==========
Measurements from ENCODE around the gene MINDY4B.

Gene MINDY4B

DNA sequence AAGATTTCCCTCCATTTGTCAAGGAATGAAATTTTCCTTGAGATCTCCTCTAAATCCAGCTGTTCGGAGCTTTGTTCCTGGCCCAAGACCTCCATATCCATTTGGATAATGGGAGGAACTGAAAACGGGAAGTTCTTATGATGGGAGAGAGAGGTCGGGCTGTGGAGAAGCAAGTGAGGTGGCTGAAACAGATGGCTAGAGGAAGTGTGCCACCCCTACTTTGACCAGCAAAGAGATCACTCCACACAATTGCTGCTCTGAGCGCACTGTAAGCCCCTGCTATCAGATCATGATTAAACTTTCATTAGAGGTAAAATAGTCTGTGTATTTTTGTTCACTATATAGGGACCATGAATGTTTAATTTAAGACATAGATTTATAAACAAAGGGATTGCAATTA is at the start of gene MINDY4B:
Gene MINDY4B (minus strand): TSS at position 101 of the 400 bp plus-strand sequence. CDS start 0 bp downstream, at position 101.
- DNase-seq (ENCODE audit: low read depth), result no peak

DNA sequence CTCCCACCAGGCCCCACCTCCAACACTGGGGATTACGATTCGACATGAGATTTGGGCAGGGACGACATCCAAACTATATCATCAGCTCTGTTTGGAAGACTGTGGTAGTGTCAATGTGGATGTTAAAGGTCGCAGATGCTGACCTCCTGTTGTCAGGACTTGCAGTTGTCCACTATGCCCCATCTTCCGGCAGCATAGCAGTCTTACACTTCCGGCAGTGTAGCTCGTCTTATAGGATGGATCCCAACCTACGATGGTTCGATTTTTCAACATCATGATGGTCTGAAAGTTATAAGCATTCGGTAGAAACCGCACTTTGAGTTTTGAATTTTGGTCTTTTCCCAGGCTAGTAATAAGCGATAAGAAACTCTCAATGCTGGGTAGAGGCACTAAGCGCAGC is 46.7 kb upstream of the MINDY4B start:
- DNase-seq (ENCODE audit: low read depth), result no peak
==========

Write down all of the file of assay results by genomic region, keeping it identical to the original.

Measurements from ENCODE around the gene MINDY4B.

Gene MINDY4B

DNA sequence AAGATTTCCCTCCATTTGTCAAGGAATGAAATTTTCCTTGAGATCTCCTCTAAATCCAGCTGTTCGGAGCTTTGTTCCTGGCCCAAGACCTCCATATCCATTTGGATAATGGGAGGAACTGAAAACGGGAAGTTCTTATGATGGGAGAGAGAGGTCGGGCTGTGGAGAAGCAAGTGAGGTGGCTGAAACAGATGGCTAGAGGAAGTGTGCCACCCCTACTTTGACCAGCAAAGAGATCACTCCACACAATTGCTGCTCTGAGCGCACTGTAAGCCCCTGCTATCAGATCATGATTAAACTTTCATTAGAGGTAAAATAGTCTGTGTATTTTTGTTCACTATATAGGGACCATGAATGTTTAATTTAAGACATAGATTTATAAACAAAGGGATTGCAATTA is at the start of gene MINDY4B:
Gene MINDY4B (minus strand): TSS at position 101 of the 400 bp plus-strand sequence. CDS start 0 bp downstream, at position 101.
- DNase-seq (ENCODE audit: low read depth), result no peak

DNA sequence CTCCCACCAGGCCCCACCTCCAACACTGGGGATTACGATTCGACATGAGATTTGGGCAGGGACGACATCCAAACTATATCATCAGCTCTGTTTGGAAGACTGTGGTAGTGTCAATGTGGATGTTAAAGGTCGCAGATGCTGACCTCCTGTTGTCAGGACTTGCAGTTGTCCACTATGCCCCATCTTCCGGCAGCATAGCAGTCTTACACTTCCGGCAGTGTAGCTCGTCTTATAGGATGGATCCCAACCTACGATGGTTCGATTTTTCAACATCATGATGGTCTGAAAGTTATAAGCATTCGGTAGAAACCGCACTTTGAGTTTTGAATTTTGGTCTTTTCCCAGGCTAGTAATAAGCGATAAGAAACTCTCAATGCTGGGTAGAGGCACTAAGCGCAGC is 46.7 kb upstream of the MINDY4B start:
- DNase-seq (ENCODE audit: low read depth), result no peak